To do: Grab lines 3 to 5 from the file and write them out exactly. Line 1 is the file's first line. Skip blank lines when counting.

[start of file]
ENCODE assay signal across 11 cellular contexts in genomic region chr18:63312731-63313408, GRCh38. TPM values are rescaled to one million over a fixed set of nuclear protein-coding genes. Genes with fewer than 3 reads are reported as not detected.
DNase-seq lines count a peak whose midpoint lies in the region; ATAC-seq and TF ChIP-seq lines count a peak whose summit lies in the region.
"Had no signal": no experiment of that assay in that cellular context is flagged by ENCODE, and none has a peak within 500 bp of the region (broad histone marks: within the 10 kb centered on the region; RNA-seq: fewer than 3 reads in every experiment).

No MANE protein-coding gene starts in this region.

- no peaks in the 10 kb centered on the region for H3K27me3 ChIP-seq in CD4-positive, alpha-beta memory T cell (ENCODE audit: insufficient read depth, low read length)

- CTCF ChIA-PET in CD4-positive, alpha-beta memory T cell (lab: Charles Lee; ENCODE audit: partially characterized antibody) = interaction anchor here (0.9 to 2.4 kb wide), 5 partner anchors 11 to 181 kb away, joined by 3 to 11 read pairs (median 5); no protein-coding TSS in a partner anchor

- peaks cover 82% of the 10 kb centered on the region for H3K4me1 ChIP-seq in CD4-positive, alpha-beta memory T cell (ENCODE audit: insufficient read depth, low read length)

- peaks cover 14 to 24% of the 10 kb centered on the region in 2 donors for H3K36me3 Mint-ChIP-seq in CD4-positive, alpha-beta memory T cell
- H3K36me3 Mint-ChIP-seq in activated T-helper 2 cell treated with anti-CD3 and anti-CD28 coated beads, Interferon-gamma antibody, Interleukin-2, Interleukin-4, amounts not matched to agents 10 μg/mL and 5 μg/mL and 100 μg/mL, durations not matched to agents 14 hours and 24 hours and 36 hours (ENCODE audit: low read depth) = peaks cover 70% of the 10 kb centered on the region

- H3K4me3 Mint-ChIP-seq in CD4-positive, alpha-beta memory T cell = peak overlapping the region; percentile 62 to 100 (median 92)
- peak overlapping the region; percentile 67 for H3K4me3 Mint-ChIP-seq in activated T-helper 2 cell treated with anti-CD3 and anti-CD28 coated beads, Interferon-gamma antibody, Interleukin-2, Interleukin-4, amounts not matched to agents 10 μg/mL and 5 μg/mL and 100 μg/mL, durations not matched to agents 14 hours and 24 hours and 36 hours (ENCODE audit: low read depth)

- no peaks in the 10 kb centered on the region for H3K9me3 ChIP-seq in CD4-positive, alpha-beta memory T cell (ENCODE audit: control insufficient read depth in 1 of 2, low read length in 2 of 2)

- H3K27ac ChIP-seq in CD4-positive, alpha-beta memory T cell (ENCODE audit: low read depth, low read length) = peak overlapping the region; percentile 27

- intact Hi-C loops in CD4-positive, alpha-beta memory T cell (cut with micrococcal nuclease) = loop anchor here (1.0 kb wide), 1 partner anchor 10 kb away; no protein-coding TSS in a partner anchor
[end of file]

"Had no signal": no experiment of that assay in that cellular context is flagged by ENCODE, and none has a peak within 500 bp of the region (broad histone marks: within the 10 kb centered on the region; RNA-seq: fewer than 3 reads in every experiment).

No MANE protein-coding gene starts in this region.

- no peaks in the 10 kb centered on the region for H3K27me3 ChIP-seq in CD4-positive, alpha-beta memory T cell (ENCODE audit: insufficient read depth, low read length)